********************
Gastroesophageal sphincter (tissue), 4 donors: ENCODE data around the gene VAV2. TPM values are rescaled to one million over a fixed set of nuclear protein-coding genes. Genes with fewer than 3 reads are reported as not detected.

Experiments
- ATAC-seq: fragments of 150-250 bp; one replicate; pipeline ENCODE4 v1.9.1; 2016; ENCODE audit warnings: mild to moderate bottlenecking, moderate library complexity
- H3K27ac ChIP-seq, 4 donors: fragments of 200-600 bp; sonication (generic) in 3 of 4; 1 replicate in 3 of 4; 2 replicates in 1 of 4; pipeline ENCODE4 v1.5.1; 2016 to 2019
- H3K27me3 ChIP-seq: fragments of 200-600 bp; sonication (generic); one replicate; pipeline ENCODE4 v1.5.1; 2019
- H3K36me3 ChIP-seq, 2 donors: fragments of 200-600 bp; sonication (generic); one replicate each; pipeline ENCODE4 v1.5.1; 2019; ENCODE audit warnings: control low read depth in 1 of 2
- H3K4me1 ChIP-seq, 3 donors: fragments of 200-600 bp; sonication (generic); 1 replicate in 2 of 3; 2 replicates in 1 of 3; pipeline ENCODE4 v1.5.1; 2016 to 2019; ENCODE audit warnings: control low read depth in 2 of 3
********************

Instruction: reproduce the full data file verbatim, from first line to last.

Gastroesophageal sphincter (tissue), 4 donors: ENCODE data around the gene VAV2. TPM values are rescaled to one million over a fixed set of nuclear protein-coding genes. Genes with fewer than 3 reads are reported as not detected.

Experiments
- ATAC-seq: fragments of 150-250 bp; one replicate; pipeline ENCODE4 v1.9.1; 2016; ENCODE audit warnings: mild to moderate bottlenecking, moderate library complexity
- H3K27ac ChIP-seq, 4 donors: fragments of 200-600 bp; sonication (generic) in 3 of 4; 1 replicate in 3 of 4; 2 replicates in 1 of 4; pipeline ENCODE4 v1.5.1; 2016 to 2019
- H3K27me3 ChIP-seq: fragments of 200-600 bp; sonication (generic); one replicate; pipeline ENCODE4 v1.5.1; 2019
- H3K36me3 ChIP-seq, 2 donors: fragments of 200-600 bp; sonication (generic); one replicate each; pipeline ENCODE4 v1.5.1; 2019; ENCODE audit warnings: control low read depth in 1 of 2
- H3K4me1 ChIP-seq, 3 donors: fragments of 200-600 bp; sonication (generic); 1 replicate in 2 of 3; 2 replicates in 1 of 3; pipeline ENCODE4 v1.5.1; 2016 to 2019; ENCODE audit warnings: control low read depth in 2 of 3